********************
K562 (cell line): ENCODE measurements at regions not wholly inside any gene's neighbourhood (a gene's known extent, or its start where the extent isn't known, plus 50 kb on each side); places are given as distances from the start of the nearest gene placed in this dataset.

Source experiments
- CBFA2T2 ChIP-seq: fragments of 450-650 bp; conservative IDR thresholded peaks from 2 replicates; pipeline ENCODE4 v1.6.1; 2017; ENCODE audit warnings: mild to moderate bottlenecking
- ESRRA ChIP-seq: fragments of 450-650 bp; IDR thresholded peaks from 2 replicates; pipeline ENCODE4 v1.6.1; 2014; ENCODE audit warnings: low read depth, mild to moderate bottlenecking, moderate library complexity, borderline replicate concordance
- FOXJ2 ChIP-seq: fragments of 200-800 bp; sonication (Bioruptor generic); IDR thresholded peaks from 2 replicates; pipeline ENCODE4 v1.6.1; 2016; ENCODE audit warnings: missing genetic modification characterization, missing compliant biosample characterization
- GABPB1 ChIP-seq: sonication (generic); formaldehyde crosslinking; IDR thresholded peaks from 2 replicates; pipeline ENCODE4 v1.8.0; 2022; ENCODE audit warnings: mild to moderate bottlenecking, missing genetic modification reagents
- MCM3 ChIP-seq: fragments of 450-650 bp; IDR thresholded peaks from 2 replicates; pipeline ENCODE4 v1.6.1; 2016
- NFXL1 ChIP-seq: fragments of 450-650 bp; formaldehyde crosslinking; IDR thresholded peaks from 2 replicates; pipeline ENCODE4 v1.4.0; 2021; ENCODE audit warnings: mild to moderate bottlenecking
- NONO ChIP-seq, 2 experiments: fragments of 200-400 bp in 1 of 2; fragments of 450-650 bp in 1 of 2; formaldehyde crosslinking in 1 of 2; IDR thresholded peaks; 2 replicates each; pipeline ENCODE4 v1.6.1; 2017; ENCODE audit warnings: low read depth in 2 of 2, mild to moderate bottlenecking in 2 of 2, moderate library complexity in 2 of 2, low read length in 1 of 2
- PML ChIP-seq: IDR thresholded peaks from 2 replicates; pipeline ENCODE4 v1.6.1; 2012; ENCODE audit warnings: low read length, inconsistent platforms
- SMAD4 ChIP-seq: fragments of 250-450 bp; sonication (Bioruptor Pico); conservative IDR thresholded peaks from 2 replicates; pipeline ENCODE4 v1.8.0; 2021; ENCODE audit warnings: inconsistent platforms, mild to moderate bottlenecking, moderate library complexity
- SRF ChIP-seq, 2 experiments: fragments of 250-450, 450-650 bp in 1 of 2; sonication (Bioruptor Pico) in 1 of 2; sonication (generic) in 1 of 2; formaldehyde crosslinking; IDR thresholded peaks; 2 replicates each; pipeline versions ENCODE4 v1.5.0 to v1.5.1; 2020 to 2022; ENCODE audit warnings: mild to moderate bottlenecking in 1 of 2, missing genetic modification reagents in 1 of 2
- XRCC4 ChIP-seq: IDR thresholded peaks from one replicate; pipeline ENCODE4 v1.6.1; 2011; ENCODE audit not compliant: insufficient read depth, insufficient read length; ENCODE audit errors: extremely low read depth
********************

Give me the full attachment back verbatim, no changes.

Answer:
K562 (cell line): ENCODE measurements at regions not wholly inside any gene's neighbourhood (a gene's known extent, or its start where the extent isn't known, plus 50 kb on each side); places are given as distances from the start of the nearest gene placed in this dataset.

Source experiments
- CBFA2T2 ChIP-seq: fragments of 450-650 bp; conservative IDR thresholded peaks from 2 replicates; pipeline ENCODE4 v1.6.1; 2017; ENCODE audit warnings: mild to moderate bottlenecking
- ESRRA ChIP-seq: fragments of 450-650 bp; IDR thresholded peaks from 2 replicates; pipeline ENCODE4 v1.6.1; 2014; ENCODE audit warnings: low read depth, mild to moderate bottlenecking, moderate library complexity, borderline replicate concordance
- FOXJ2 ChIP-seq: fragments of 200-800 bp; sonication (Bioruptor generic); IDR thresholded peaks from 2 replicates; pipeline ENCODE4 v1.6.1; 2016; ENCODE audit warnings: missing genetic modification characterization, missing compliant biosample characterization
- GABPB1 ChIP-seq: sonication (generic); formaldehyde crosslinking; IDR thresholded peaks from 2 replicates; pipeline ENCODE4 v1.8.0; 2022; ENCODE audit warnings: mild to moderate bottlenecking, missing genetic modification reagents
- MCM3 ChIP-seq: fragments of 450-650 bp; IDR thresholded peaks from 2 replicates; pipeline ENCODE4 v1.6.1; 2016
- NFXL1 ChIP-seq: fragments of 450-650 bp; formaldehyde crosslinking; IDR thresholded peaks from 2 replicates; pipeline ENCODE4 v1.4.0; 2021; ENCODE audit warnings: mild to moderate bottlenecking
- NONO ChIP-seq, 2 experiments: fragments of 200-400 bp in 1 of 2; fragments of 450-650 bp in 1 of 2; formaldehyde crosslinking in 1 of 2; IDR thresholded peaks; 2 replicates each; pipeline ENCODE4 v1.6.1; 2017; ENCODE audit warnings: low read depth in 2 of 2, mild to moderate bottlenecking in 2 of 2, moderate library complexity in 2 of 2, low read length in 1 of 2
- PML ChIP-seq: IDR thresholded peaks from 2 replicates; pipeline ENCODE4 v1.6.1; 2012; ENCODE audit warnings: low read length, inconsistent platforms
- SMAD4 ChIP-seq: fragments of 250-450 bp; sonication (Bioruptor Pico); conservative IDR thresholded peaks from 2 replicates; pipeline ENCODE4 v1.8.0; 2021; ENCODE audit warnings: inconsistent platforms, mild to moderate bottlenecking, moderate library complexity
- SRF ChIP-seq, 2 experiments: fragments of 250-450, 450-650 bp in 1 of 2; sonication (Bioruptor Pico) in 1 of 2; sonication (generic) in 1 of 2; formaldehyde crosslinking; IDR thresholded peaks; 2 replicates each; pipeline versions ENCODE4 v1.5.0 to v1.5.1; 2020 to 2022; ENCODE audit warnings: mild to moderate bottlenecking in 1 of 2, missing genetic modification reagents in 1 of 2
- XRCC4 ChIP-seq: IDR thresholded peaks from one replicate; pipeline ENCODE4 v1.6.1; 2011; ENCODE audit not compliant: insufficient read depth, insufficient read length; ENCODE audit errors: extremely low read depth